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Free To Choose…If There Are Available Alternatives

August 5, 2009

Book Cover

Milton & Rose Friedman:

To some extent government is a form of voluntary cooperation, a way in which people choose to achieve some of their objectives through governmental entities because they believe that is the most effective means of achieving them.

The clearest example is local government under conditions where people are free to choose where to live.  You may decide to live in one community rather than another partly on the basis of the kind of services its government offers.  If it engages in activities  you object to or are unwilling to pay for, and these more than balance the activities you favor and are willing to pay for, you can vote with your feet by moving elsewhere.  There is competition, limited but real, so long as there are available alternatives.

Free To Choose

As this quote shows, competition between governments is not a new view – the words above were written in 1979, and the Tiebout model was published in 1956.  What is new, we believe, is the idea that competition is the primary route by which governments can be improved.  Writing great rhetoric for the masses (like Free To Choose), forging political coalitions (the LP, liberaltarians, or Ron Paul), and “winning the war of ideas” in academia (like those smart fellows at GMU) are all enjoyable, appealing, and attractive.  But the evidence of the last half-century is that, sadly, big wasteful government is robust to those methods.  As long as the industry is an oligopoly, we customers will be badly served.

What the industry needs is more available alternatives – as would happen if we Let A Thousand Nations Bloom.

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7 Comments
  1. August 5, 2009 1:48 am

    There are ~192 countries in the world. There are far more countries than search engines, computer operating systems, CRM systems, credit card providers, car companies, etc. etc. The government industry is far from an oligopoly. So why don’t we already see the benefits of competing governments?

  2. August 5, 2009 2:12 am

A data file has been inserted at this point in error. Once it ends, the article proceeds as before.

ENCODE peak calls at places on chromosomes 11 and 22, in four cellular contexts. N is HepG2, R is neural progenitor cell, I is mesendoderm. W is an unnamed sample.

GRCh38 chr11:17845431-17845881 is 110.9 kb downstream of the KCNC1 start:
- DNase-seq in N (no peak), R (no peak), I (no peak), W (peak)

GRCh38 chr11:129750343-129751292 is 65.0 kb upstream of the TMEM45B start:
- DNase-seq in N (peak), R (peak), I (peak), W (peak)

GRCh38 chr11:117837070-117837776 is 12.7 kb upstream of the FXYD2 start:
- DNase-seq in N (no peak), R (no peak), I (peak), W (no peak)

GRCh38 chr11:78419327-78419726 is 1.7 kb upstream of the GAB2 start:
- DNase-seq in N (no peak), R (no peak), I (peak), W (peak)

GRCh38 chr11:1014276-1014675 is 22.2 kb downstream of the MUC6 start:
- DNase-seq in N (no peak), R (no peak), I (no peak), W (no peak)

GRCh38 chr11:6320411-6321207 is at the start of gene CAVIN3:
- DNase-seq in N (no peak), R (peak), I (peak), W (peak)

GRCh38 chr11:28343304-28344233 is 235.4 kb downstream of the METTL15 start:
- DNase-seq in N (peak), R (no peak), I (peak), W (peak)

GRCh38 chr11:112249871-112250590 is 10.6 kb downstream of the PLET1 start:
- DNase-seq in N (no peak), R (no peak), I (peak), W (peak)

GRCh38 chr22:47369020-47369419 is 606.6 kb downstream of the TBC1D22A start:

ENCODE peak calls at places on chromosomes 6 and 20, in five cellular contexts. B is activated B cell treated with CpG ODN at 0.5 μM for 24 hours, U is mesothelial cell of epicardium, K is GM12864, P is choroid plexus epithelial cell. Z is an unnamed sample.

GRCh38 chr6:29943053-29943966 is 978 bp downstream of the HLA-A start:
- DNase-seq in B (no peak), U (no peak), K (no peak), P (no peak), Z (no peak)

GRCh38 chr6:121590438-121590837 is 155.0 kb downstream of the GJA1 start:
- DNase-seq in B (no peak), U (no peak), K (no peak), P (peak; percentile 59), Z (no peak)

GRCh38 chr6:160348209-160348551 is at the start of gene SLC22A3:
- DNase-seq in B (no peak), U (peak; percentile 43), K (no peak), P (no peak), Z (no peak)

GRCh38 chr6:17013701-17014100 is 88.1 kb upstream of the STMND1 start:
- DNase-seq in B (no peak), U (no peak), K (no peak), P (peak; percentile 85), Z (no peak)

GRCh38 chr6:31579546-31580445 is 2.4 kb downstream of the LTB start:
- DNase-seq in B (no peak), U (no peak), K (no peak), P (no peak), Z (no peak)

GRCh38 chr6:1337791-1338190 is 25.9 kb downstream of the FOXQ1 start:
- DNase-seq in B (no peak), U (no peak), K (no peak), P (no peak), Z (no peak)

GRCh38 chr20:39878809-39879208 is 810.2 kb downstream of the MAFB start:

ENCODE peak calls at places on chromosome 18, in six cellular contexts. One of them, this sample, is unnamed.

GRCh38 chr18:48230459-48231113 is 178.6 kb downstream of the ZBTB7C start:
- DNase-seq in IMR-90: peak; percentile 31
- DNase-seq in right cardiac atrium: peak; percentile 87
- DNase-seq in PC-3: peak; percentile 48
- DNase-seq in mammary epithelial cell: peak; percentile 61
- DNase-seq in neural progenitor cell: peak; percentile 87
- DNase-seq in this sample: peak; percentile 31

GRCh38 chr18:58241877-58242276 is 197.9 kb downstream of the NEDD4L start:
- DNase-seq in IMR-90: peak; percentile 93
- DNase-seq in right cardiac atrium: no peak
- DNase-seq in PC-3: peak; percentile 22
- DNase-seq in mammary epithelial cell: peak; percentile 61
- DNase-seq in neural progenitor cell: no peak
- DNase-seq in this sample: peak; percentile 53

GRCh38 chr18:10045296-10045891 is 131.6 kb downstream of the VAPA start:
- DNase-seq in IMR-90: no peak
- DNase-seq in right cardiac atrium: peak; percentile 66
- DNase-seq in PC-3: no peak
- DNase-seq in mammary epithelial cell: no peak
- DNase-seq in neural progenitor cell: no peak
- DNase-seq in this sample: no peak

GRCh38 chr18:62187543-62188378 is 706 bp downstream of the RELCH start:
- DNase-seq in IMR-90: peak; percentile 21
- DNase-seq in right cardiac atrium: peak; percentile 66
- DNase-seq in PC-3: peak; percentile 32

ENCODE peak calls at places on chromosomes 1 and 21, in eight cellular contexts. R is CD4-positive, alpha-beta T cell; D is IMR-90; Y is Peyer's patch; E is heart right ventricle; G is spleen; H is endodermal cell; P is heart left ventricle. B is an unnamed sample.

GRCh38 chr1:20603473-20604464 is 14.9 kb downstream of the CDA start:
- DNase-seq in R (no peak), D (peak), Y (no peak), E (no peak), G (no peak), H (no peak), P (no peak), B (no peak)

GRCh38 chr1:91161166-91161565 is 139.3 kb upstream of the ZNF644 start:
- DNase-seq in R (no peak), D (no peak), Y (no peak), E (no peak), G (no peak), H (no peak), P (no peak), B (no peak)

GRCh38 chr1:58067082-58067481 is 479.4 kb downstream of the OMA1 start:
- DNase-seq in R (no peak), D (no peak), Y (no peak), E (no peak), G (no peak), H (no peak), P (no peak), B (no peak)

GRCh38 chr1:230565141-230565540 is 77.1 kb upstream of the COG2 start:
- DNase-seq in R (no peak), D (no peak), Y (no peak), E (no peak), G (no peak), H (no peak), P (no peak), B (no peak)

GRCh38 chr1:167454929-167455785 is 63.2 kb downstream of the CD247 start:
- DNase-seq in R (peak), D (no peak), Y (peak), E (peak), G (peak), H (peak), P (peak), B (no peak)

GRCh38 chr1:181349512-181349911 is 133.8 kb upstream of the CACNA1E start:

What makes you think that government institutions are robust to academic influence? I should think that all the appeals to Keynes in this recession would suggest the opposite.

  3. lukas permalink
    August 5, 2009 3:49 pm

    Devin,

    the level of competition is not determined by the number of players in the market… barriers to entry are much more important. And the barriers to entry for the market in governance are very high indeed.

    • August 5, 2009 10:11 pm

      lukas,

      Barriers of entry matter, but the absolute number of competitors matters a lot. Even with complete barriers to entry, governments should be competing with each other to attract economically productive citizens. Why hasn’t any government in the world created a libertarian special economic zone that aims to attract the world’s smartest engineers and entrepreneurs?

  4. August 5, 2009 7:08 pm

    Seems to me if the article is pursuing “vote with your feet,” that it is very much necessary to keep borders as open as possible (i.e. easier to see the productive competition amongst counties and states than countries, as some of our commentators seem to suggest). That *literal barrier* to entry from the new government seems more to Devin’s point than the one about barriers to entry about joining and changing government.

    Of course, the huge immigration culture of the US has long been seen as a triumph for competition amongst countries (in US favor), whatever it’s become in recent times with Americans wanting/needing to exclude people from voting with their feet and coming here.

  5. August 5, 2009 10:15 pm

    Both barriers to entry and number of entrants must matter in the short run. But I agree with lukas that barriers are what matter most. The long-run gets shorter every day.

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